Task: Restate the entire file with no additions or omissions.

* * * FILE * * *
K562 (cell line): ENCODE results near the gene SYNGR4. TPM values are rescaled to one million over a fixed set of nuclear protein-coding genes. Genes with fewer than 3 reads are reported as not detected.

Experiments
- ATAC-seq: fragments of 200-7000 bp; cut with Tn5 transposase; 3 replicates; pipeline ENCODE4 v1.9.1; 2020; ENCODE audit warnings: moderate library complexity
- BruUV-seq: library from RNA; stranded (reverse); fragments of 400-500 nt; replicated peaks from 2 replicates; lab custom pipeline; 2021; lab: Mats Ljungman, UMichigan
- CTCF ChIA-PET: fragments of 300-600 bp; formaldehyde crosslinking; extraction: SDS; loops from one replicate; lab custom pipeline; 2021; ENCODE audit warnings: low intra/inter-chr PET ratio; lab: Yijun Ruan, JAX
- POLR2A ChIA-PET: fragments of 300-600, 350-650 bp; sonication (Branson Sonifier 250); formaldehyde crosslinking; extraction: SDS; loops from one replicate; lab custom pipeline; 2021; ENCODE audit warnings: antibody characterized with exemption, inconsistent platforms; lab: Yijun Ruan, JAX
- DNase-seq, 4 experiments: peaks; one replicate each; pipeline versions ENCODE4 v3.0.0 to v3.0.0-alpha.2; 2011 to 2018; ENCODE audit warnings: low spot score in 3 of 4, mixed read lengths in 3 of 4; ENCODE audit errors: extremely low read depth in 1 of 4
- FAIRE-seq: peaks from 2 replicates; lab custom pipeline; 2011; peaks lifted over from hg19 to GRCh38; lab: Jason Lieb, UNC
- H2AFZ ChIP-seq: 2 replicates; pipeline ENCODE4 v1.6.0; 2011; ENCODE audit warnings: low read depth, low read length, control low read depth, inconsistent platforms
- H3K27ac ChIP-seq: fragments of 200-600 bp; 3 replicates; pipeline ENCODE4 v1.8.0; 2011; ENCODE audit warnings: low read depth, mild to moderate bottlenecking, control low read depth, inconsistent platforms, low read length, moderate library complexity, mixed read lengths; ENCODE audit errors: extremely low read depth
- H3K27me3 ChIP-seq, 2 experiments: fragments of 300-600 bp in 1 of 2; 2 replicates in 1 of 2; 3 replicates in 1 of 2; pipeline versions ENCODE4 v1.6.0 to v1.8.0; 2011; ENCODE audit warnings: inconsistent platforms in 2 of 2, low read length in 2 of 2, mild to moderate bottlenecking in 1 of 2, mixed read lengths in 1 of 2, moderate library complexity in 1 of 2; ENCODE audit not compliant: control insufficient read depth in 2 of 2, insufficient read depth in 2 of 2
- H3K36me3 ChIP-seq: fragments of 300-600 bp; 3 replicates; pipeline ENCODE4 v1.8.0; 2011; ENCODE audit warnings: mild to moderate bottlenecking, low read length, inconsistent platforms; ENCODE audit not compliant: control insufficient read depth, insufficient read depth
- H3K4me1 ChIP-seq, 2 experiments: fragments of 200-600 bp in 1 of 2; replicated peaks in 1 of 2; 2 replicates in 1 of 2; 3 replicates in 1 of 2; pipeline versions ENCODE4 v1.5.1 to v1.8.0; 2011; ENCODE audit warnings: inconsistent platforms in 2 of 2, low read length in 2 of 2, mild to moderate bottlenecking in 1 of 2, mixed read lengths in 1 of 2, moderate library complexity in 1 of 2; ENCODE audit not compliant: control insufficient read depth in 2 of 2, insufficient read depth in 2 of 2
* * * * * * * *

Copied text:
K562 (cell line): ENCODE results near the gene SYNGR4. TPM values are rescaled to one million over a fixed set of nuclear protein-coding genes. Genes with fewer than 3 reads are reported as not detected.

Experiments
- ATAC-seq: fragments of 200-7000 bp; cut with Tn5 transposase; 3 replicates; pipeline ENCODE4 v1.9.1; 2020; ENCODE audit warnings: moderate library complexity
- BruUV-seq: library from RNA; stranded (reverse); fragments of 400-500 nt; replicated peaks from 2 replicates; lab custom pipeline; 2021; lab: Mats Ljungman, UMichigan
- CTCF ChIA-PET: fragments of 300-600 bp; formaldehyde crosslinking; extraction: SDS; loops from one replicate; lab custom pipeline; 2021; ENCODE audit warnings: low intra/inter-chr PET ratio; lab: Yijun Ruan, JAX
- POLR2A ChIA-PET: fragments of 300-600, 350-650 bp; sonication (Branson Sonifier 250); formaldehyde crosslinking; extraction: SDS; loops from one replicate; lab custom pipeline; 2021; ENCODE audit warnings: antibody characterized with exemption, inconsistent platforms; lab: Yijun Ruan, JAX
- DNase-seq, 4 experiments: peaks; one replicate each; pipeline versions ENCODE4 v3.0.0 to v3.0.0-alpha.2; 2011 to 2018; ENCODE audit warnings: low spot score in 3 of 4, mixed read lengths in 3 of 4; ENCODE audit errors: extremely low read depth in 1 of 4
- FAIRE-seq: peaks from 2 replicates; lab custom pipeline; 2011; peaks lifted over from hg19 to GRCh38; lab: Jason Lieb, UNC
- H2AFZ ChIP-seq: 2 replicates; pipeline ENCODE4 v1.6.0; 2011; ENCODE audit warnings: low read depth, low read length, control low read depth, inconsistent platforms
- H3K27ac ChIP-seq: fragments of 200-600 bp; 3 replicates; pipeline ENCODE4 v1.8.0; 2011; ENCODE audit warnings: low read depth, mild to moderate bottlenecking, control low read depth, inconsistent platforms, low read length, moderate library complexity, mixed read lengths; ENCODE audit errors: extremely low read depth
- H3K27me3 ChIP-seq, 2 experiments: fragments of 300-600 bp in 1 of 2; 2 replicates in 1 of 2; 3 replicates in 1 of 2; pipeline versions ENCODE4 v1.6.0 to v1.8.0; 2011; ENCODE audit warnings: inconsistent platforms in 2 of 2, low read length in 2 of 2, mild to moderate bottlenecking in 1 of 2, mixed read lengths in 1 of 2, moderate library complexity in 1 of 2; ENCODE audit not compliant: control insufficient read depth in 2 of 2, insufficient read depth in 2 of 2
- H3K36me3 ChIP-seq: fragments of 300-600 bp; 3 replicates; pipeline ENCODE4 v1.8.0; 2011; ENCODE audit warnings: mild to moderate bottlenecking, low read length, inconsistent platforms; ENCODE audit not compliant: control insufficient read depth, insufficient read depth
- H3K4me1 ChIP-seq, 2 experiments: fragments of 200-600 bp in 1 of 2; replicated peaks in 1 of 2; 2 replicates in 1 of 2; 3 replicates in 1 of 2; pipeline versions ENCODE4 v1.5.1 to v1.8.0; 2011; ENCODE audit warnings: inconsistent platforms in 2 of 2, low read length in 2 of 2, mild to moderate bottlenecking in 1 of 2, mixed read lengths in 1 of 2, moderate library complexity in 1 of 2; ENCODE audit not compliant: control insufficient read depth in 2 of 2, insufficient read depth in 2 of 2